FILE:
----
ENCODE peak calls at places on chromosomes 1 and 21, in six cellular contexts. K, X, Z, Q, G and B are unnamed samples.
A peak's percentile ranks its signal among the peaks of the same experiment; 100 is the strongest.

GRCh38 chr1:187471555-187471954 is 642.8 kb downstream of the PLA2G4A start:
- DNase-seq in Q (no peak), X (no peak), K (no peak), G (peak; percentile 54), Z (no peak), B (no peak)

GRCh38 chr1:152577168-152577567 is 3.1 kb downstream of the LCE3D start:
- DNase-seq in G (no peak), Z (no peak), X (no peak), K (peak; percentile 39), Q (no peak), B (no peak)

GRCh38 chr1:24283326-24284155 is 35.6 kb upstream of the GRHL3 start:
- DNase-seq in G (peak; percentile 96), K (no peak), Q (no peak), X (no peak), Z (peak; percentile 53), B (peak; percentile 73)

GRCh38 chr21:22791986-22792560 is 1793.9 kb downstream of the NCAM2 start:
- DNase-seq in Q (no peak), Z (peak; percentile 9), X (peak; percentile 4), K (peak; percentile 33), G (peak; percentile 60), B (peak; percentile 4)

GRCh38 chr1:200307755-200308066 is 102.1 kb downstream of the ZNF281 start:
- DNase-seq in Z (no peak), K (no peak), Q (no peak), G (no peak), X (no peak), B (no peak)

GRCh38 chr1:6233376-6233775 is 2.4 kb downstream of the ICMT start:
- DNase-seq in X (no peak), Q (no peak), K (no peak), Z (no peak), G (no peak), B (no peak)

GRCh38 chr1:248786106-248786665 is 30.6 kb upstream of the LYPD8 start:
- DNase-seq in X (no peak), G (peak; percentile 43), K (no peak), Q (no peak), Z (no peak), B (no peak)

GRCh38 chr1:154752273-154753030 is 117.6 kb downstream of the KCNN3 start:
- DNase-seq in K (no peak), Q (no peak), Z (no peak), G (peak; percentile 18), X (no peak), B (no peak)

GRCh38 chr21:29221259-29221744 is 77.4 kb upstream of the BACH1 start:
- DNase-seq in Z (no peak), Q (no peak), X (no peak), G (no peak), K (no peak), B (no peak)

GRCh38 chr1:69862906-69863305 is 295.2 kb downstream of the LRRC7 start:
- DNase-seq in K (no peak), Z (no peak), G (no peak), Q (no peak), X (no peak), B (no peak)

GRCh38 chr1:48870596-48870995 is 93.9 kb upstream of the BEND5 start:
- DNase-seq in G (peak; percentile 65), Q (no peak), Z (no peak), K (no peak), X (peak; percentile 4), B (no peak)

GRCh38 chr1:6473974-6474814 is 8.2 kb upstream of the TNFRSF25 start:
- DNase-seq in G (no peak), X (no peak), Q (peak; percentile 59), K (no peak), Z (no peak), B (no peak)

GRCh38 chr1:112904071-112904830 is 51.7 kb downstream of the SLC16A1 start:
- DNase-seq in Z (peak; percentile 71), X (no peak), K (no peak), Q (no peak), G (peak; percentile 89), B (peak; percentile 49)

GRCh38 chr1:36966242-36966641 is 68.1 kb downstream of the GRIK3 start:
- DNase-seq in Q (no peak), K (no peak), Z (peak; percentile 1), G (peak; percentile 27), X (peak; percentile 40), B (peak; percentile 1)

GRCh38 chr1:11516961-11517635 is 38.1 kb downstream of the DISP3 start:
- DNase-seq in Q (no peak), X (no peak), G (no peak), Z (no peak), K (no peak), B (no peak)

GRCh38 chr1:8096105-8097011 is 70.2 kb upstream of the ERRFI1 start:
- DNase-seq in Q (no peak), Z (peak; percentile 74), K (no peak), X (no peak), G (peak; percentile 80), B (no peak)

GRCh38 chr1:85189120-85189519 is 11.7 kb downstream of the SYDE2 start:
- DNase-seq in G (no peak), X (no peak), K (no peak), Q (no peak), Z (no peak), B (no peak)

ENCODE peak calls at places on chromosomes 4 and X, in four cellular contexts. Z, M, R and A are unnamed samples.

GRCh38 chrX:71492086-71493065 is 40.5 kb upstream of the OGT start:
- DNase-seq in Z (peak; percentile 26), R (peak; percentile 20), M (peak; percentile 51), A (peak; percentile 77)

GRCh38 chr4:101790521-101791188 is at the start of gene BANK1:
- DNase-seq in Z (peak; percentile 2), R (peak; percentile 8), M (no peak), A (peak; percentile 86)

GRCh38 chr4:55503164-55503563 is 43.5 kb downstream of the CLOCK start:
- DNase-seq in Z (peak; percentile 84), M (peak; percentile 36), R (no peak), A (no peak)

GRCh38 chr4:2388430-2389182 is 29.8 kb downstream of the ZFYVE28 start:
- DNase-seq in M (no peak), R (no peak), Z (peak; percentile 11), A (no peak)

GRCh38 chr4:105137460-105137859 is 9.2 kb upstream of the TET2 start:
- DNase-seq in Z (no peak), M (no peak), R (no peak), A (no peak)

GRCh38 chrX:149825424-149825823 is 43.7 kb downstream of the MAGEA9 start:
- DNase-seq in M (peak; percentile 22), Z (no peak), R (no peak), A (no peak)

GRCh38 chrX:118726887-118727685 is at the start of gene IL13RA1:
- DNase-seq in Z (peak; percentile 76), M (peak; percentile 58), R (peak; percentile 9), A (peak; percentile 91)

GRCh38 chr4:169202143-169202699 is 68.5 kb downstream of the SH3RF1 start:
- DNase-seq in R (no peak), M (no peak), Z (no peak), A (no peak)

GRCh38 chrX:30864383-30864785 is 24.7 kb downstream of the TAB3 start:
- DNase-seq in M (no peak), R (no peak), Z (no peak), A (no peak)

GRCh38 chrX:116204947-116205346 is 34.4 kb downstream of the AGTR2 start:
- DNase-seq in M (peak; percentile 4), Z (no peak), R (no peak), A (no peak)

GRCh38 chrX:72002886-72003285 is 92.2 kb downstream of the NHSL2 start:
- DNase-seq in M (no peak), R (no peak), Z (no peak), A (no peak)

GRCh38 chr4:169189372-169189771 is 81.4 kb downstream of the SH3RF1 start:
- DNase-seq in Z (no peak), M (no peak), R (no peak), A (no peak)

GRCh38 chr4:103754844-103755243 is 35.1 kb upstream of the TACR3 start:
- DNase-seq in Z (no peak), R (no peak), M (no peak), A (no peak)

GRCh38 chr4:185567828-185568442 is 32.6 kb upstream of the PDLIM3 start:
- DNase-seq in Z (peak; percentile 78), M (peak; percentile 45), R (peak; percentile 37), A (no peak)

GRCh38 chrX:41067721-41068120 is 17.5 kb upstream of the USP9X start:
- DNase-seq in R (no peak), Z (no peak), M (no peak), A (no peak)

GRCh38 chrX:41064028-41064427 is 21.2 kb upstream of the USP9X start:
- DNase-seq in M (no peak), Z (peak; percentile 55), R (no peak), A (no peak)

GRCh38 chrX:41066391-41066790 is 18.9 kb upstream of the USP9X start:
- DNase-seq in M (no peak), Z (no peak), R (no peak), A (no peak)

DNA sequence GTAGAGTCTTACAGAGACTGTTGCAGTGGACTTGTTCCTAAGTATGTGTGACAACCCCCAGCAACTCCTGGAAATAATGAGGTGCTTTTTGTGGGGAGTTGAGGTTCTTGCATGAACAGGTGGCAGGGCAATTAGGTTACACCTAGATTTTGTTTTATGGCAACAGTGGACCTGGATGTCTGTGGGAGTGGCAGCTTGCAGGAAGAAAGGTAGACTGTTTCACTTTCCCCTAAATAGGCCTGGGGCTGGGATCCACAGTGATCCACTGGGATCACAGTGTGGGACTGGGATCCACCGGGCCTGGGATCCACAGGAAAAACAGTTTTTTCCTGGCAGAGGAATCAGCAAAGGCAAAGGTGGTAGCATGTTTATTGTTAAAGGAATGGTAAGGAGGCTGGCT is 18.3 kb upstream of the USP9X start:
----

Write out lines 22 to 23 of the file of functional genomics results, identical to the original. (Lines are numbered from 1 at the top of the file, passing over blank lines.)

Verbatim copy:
- DNase-seq in K (no peak), Z (no peak), G (no peak), Q (no peak), X (no peak), B (no peak)

GRCh38 chr1:48870596-48870995 is 93.9 kb upstream of the BEND5 start: